Queen Victoria listened carefully to Melbourne's advice when he discuss the political problems of the day. However, it cannot be said that Melbourne inspired the conscience of the young queen. For example, he assured her, for instance, that attempts by Lord Shaftesbury to improve the conditions of children working in the mines were quite unnecessary. Also, he did not give her propriate advice when a court lady-in-waiting, Lady Flora Hastings, dying of cancer of the liver, was falsely accused of becoming pregnant by Victoria's hated man, Sir John Conroy. The young queen was at first believe the worst of Lady Flora, as she did of Conroy. When the matter became a public scandal, the Queen's early popularity began to fade away. Her carriage was stoned at Lady Flora's funeral, and she was hissed at while she was at the theatre. She was also under attack at Ascot, where two ladies in the crowd shouted 'Mrs Melbourne!' at her.
Sir Robert Peel
Sir Robert Peel became the successor of Melbourne when Melbourne's Whig government faced a great defeat on a colonial issue and have to resigned. The queen became frustrated at the news and was extrmely distress at the issue that she will have to face the Tories, which she hated most. The Duke of Wellington was originally to be the succesor of Melbourne, but he protested that he was too old and deaf. The queen had no choice but to appoint the Tories leader, Sir Robert Peel, as prime minister. She was mortified by this: Peel was so difficult to talk to; his extreme shyness in her presence made her feel shy too, while his nervous mannerisms, his irritating habits of pointing his toes and thrusting out his hands to shake down his cuffs, reminded her of a dancing master. However, she was persauded to take a less hostle view at Peel by her husband, Prince Albert of Saxe-Coburg-Gotha, in 1841 after a general election and the Tories came to power.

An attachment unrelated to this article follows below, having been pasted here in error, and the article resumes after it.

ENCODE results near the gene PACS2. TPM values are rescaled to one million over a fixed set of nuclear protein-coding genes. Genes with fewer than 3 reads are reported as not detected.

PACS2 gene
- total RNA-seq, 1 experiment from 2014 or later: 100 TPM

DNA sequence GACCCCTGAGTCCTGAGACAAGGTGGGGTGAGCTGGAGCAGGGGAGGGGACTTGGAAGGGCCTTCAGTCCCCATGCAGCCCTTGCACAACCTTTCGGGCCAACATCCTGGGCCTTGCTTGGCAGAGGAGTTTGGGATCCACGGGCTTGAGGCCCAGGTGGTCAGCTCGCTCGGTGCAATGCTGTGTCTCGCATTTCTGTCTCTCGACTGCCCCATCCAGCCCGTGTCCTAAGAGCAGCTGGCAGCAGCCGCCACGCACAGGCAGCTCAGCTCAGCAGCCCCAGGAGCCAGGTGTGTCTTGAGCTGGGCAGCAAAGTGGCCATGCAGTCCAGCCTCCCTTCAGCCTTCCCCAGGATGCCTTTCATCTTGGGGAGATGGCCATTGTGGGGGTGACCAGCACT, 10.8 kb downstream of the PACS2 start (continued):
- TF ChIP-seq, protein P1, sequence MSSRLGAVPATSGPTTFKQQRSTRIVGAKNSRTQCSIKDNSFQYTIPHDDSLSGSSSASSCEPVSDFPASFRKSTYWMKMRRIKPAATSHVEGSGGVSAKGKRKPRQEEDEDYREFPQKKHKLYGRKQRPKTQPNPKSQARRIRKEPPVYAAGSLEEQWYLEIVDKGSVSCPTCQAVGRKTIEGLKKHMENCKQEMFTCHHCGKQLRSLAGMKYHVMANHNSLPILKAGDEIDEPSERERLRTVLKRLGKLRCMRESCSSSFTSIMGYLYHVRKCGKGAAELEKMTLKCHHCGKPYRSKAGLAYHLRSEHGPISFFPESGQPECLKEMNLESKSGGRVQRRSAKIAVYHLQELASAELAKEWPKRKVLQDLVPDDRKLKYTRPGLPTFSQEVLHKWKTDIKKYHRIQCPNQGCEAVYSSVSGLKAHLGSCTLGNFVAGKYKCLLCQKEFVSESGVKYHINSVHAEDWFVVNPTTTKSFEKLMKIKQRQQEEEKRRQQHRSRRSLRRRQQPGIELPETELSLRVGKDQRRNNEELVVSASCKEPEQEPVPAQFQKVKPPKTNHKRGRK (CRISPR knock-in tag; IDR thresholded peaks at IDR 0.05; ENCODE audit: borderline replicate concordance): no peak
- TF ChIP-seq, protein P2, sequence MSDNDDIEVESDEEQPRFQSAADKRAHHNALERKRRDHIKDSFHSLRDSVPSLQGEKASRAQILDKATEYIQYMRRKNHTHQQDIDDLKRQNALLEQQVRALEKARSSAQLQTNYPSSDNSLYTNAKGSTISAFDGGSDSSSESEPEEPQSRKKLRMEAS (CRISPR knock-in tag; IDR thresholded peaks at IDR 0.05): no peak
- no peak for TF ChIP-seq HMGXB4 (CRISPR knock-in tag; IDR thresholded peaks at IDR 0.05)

Peel did all he could to follow Melbourne's advices in pleasing the queen.
'Whenever Peel does anything or has anything to propose [Melbourne said] let him explain to her clearly his reasons. The Queen is not conceited; she is aware there are many things she does not understand, and she likes to have them explained to her elementarily, not at length and in detail but shortly and clearly.' From BBC History
Peel took care to follow this advice also, and, when he was forced to resign, she was as sorry to part with him as he was to leave her. It was, he said, 'one of the most painful moments' of his life. And when he died in 1850, she deeply lamented the loss of 'a kind and true friend', her 'worthy Peel, a man of unbounded loyalty, courage, patriotism and highmindedness'.
Successor of of Sir Robert Peel after Peel resign. He is the son of the Duke of Bedford. Russell was a short, and lean man who is a little bit taller than the queen. The queen found Russell a stubborn, opinionated and graceless man. The worse of all, Lord Russell could not and would not curb the excesses of his Foreign Secretary, Lord Palmerston, who is a high-hand and tiresome man. The queen and her husband keep on suggesting the issue to Russell. However, Russell took no notice at the issue and carried on as before, even he promised to look into the issue. The queen once told Russell that someday she will have to insist on Palmerston's dismissal. It never happen.